Decision : Not upheld
Decision date : 19 Dec 2018
The Ombudsman's final decision:
Summary: Mr X complained the Council’s neighbourhood wardens harassed him following a false allegation of dog fouling. The Council is not at fault. Mr X also complained the Council destroyed photographic evidence proving the allegation after he made a freedom of information request. I will not investigate Mr X’s complaint into the destruction of photographic evidence. This is because the Information Commissioner’s Office is best placed to investigate complaints into data breaches.
- Mr X complained the Council’s neighbourhood wardens have harassed him following malicious allegations of dog fouling. He believes the Council has lied as its dates of the alleged incident and visit to him are incorrectly recorded. He says the Council deleted photographic evidence of the incident following his freedom of information request.
- Mr X states the Council’s actions have left him terrified and unable to leave his home.
The Ombudsman’s role and powers
- We investigate complaints of injustice caused by ‘maladministration’ and ‘service failure’. I have used the word ‘fault’ to refer to these. We cannot question whether a council’s decision is right or wrong simply because the complainant disagrees with it. We must consider whether there was fault in the way the decision was reached. (Local Government Act 1974, section 34(3), as amended)
- We normally expect someone to refer the matter to the Information Commissioner if they have a complaint about data protection. However, we may decide to investigate if we think there are good reasons. (Local Government Act 1974, section 24A(6), as amended)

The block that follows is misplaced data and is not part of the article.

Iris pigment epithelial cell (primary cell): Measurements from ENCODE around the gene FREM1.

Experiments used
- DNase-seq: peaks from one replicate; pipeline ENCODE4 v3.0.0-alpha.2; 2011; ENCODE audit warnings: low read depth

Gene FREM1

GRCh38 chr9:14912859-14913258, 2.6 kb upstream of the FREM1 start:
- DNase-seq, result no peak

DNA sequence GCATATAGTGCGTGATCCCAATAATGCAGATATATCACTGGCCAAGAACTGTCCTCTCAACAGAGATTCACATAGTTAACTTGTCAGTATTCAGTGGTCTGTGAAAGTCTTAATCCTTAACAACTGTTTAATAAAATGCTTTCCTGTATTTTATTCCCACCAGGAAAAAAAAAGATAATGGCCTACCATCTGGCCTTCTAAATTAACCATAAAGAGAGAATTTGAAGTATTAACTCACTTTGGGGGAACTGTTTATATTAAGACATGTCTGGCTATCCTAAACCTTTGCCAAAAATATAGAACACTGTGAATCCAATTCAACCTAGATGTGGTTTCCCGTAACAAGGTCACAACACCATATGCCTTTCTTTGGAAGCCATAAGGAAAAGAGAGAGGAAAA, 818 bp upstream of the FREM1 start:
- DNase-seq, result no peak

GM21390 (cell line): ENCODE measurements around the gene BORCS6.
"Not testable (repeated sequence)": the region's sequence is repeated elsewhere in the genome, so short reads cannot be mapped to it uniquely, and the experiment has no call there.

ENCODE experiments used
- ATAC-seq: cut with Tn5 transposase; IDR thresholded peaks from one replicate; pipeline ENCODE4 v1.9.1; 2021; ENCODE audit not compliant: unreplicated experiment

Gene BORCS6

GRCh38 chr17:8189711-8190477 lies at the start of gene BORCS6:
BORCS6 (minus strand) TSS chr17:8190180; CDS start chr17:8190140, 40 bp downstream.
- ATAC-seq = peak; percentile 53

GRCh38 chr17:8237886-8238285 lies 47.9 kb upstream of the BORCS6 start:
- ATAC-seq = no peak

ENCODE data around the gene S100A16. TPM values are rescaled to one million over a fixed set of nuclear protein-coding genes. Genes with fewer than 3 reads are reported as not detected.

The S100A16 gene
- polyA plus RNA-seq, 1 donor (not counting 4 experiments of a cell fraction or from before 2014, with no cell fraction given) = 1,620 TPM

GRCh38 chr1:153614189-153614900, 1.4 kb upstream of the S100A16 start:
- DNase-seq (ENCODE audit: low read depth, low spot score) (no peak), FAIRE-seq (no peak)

- If we are satisfied with a council’s actions or proposed actions, we can complete our investigation and issue a decision statement. (Local Government Act 1974, section 30(1B) and 34H(i), as amended)
How I considered this complaint
- I discussed the complaint with Mr X and considered the information he provided.
- I considered information provided by the Council.
- I referred to the Anti-Social Behaviour, Crime and Policing Act 2014.
- Mr X and Council both had the opportunity to comment on my draft decision.
What I found
- The Anti-Social Behaviour, Crime and Policing Act 2014 introduced Public Space Protection Orders (PSPOs) and Community Protection Notices (CPNs). PSPOs made it an offence to allow your dog to foul and not pick the waste up. The PSPO states that the person in charge of the dog must “remove dog faeces from any land which is open to the air and to which the public have access”.
- Dog owners may receive a Fixed Penalty Notice of up to £100 for failing to pick up their dog’s waste. This does not apply to those who are registered blind or partially sighted and responsible for an assistance dog.
- A CPN is intended to prevent unreasonable behaviour that is having a negative impact on the local community’s quality of life. Any person over the age of sixteen can be issued with a CPN. It specifies the behaviour that must stop and reasonable steps to ensure it does not happen in the future. Failing to comply with a CPN is a criminal offence.
- Before being given a CPN, a written warning must be given. The written warning specifies the behaviour considered anti-social and gives a time the behaviour is expected to have changed by. It explains that if the behaviour does not change, a CPN may be given.
- CPNs and written warnings can be issued by Police Officers, the Council and Police Community Support Officers.
- In March 2018, a resident told the Council that Mr X was allowing his dog to foul and was not picking the waste up. The resident also sent the Council a photograph of the dog. The photograph did not show whether or not Mr X failed to pick up the dog’s waste so the Council deleted the photograph.